Carl von Clausewitz
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NOTE: This version of Carl von Clausewitz's On War is the long-obsolete J.J. Graham translation of Clausewitz's Vom Kriege (1832) published in London in 1873. The 1976/84 Howard/Paret version is the standard translation today; for the most accurate text one should always consult the 1943 Jolles translation. Consider the more modern versions and other relevant books shown below.
On Waterloo: Clausewitz, Wellington, and the Campaign of 1815. Ed./trans. Christopher Bassford, Daniel Moran, and Gregory W. Pedlow (ClausewitzStudies.org, 2010). ISBN: 1453701508. This book is built around a new and complete translation of Clausewitz's study of the Waterloo campaign [Berlin: 1835], which is a strategic analysis of the entire campaign (not just the Battle of Waterloo), and the Duke of Wellington's detailed 1842 response to it.
Buy the best translation—recommended for serious readers. The Book of War (The Modern Library, February 2000). ISBN: 0375754776. Clausewitz's On War and Sun Tzu's Art of War in one volume. The translation of Clausewitz's On War is the 1943 version done by German literary scholar O.J. Matthijs Jolles at the University of Chicago during World War II—not today's standard translation, but certainly the most accurate.
Buy the standard English translation of Clausewitz's On War, by Michael Howard and Peter Paret (Princeton University Press, 1976/84). ISBN: 0691018545 (paperback). Kindle edition. This quite readable translation appeared at the close of the Vietnam War and—principally for marketing and copyright reasons—has become the modern standard.
Vanya Eftimova Bellinger, Marie von Clausewitz: The Woman Behind the Making of On War (Oxford University Press, 2015), ISBN: 0190225432. A rich biography of Countess Marie von Clausewitz that also sheds enormous light on the life, ideas, influences upon, and character of the great military thinker himself.
BOOK 7 • CHAPTER 4
Decreasing Force of the Attack
THIS is one of the principal points in strategy: on its right valuation in the concrete, depends our being able to judge correctly what we are able to do.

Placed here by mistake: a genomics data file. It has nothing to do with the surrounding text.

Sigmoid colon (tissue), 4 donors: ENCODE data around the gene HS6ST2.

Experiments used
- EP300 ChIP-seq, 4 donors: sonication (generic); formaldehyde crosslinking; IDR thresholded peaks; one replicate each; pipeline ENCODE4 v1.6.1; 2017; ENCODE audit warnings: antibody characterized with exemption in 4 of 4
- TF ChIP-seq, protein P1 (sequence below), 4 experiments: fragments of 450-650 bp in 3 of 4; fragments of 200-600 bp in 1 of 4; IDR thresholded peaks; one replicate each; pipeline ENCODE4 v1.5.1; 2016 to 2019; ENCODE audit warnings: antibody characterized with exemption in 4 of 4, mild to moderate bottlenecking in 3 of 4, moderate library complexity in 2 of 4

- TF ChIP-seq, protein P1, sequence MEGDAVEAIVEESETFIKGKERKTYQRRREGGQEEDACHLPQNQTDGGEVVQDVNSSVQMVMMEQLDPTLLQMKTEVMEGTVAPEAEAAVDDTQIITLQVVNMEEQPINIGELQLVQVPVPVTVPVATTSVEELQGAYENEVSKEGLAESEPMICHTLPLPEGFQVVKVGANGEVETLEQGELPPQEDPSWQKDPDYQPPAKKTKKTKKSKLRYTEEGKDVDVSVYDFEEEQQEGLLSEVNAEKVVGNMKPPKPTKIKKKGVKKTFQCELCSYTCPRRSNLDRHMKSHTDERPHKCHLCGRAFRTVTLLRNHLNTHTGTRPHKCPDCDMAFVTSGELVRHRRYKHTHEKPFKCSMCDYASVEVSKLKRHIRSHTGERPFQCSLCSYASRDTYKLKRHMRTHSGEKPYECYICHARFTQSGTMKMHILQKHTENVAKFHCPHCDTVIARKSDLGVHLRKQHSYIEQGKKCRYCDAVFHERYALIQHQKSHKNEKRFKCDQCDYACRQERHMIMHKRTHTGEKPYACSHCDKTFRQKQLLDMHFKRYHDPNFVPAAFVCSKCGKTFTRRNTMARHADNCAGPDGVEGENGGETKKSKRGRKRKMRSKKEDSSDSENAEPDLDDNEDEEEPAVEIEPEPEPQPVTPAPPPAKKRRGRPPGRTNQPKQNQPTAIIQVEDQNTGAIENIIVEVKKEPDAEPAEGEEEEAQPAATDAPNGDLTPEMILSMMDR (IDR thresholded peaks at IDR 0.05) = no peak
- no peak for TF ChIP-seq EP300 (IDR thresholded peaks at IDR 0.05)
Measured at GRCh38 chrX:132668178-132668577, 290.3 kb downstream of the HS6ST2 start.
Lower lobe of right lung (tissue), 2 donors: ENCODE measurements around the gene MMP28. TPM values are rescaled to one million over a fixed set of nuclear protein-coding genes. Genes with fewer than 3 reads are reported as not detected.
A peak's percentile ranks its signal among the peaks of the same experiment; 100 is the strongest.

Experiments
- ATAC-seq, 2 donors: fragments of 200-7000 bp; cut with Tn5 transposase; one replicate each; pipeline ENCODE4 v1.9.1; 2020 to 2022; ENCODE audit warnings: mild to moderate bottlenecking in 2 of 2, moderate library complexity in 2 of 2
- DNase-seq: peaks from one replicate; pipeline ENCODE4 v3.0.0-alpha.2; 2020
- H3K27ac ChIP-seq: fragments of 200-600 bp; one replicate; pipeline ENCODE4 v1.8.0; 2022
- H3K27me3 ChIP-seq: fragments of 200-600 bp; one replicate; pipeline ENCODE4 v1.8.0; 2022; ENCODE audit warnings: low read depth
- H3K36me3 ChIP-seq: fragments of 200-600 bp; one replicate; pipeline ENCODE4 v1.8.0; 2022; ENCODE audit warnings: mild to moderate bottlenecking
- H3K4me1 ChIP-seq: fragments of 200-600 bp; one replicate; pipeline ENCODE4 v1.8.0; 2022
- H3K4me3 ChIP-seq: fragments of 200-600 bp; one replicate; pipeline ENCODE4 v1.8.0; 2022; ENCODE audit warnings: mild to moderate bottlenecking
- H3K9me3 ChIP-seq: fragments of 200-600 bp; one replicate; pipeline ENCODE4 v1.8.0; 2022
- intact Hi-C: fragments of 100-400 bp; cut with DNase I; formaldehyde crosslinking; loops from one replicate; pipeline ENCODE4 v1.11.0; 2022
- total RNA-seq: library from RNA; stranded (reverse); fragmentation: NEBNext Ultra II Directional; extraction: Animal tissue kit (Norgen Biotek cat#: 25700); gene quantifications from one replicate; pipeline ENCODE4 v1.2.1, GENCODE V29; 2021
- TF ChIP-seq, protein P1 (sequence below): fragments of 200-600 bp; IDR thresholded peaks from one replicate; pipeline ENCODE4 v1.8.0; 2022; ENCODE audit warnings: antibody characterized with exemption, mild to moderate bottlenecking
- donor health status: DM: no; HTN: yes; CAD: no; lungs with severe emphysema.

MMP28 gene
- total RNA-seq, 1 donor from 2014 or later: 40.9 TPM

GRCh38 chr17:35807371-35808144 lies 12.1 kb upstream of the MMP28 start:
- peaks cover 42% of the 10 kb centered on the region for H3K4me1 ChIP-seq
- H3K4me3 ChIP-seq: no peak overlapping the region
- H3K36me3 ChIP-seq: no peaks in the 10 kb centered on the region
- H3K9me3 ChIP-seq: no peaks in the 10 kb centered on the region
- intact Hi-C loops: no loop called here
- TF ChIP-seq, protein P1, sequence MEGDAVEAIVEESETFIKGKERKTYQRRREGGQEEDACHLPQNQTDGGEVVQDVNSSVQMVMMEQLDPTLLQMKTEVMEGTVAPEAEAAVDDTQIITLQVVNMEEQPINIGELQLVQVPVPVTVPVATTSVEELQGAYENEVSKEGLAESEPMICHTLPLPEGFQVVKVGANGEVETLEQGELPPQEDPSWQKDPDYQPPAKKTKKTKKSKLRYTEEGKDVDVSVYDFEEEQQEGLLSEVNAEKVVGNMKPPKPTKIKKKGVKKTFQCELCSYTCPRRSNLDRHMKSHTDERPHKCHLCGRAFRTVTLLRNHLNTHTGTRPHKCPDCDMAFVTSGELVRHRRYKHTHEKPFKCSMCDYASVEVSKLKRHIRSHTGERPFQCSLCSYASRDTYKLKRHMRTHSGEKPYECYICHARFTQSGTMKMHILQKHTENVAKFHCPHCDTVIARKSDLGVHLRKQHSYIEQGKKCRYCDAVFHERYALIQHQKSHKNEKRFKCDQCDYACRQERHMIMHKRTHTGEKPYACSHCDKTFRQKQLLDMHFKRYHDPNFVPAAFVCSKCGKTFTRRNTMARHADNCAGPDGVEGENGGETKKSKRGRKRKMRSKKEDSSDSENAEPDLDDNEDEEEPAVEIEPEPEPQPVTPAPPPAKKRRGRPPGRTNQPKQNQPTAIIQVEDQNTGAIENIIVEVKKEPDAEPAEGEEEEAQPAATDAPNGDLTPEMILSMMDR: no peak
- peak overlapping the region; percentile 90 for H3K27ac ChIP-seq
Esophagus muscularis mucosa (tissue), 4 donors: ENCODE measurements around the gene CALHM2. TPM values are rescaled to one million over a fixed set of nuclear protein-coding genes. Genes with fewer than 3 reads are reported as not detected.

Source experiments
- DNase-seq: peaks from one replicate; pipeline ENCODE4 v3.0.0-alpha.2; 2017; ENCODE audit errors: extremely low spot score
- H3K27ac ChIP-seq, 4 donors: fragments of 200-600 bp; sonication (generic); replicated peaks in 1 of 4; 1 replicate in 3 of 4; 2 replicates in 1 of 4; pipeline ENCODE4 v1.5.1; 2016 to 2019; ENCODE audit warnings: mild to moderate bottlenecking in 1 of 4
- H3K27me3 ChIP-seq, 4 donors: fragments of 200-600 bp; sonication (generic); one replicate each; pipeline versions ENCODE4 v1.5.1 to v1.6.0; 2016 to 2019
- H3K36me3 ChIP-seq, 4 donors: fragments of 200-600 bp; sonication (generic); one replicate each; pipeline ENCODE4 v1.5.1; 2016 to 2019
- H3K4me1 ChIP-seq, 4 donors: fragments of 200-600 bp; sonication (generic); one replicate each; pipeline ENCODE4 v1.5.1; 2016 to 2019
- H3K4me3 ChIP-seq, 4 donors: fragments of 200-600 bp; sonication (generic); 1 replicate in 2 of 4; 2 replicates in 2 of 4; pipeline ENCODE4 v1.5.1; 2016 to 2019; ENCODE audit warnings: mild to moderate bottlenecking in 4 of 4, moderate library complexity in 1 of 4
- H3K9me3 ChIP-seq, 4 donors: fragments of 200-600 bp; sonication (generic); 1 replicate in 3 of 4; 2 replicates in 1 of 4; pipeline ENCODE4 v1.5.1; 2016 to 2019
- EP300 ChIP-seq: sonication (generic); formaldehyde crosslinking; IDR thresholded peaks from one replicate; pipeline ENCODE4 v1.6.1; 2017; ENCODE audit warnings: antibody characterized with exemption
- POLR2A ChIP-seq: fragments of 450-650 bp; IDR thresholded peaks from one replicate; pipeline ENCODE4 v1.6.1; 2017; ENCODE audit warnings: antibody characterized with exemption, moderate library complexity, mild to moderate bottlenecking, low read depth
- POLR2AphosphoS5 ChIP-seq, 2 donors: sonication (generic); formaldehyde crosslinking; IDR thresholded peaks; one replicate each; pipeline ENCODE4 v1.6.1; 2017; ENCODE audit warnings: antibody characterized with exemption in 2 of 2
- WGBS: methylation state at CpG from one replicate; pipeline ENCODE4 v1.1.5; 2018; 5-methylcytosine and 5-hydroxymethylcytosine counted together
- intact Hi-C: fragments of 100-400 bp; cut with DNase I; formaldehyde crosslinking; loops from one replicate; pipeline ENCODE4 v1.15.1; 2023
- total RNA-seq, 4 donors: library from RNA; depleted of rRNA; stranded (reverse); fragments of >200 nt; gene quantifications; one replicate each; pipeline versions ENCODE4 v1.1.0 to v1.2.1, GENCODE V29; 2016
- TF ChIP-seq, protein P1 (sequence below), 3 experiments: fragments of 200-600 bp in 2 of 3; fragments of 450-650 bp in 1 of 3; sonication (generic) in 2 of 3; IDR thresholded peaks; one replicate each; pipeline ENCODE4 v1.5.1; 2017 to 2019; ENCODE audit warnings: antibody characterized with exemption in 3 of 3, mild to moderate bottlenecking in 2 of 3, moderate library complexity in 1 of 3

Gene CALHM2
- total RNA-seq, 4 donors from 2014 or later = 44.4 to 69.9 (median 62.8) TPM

The decrease of absolute power arises—
1. Through the object of the attack, the occupation of the enemy's country; this generally commences first after the first decision, but the attack does not cease upon the first decision.
2. Through the necessity imposed on the attacking army to guard the country in its rear, in order to preserve its line of communication and means of subsistence.
3. Through losses in action and through sickness.
4. Distance of the various depôts of supplies and reinforcements.
5. Sieges and blockades of fortresses.
6. Relaxation of efforts.
7. Secession of allies.
But frequently, in opposition to these weakening causes, there may be many others which contribute to strengthen the attack. It is clear, at all events, that a net result can only be obtained by comparing these different quantities; thus, for example, the weakening of the attack may be partly or completely compensated, or even surpassed by the weakening of the defensive. This last is a case which rarely happens; we cannot always bring into the comparison any more forces than those in the immediate front or at decisive points, not the whole of the forces in the field.—Different examples: The French in Austria and Prussia, in Russia; the allies in France, the French in Spain.
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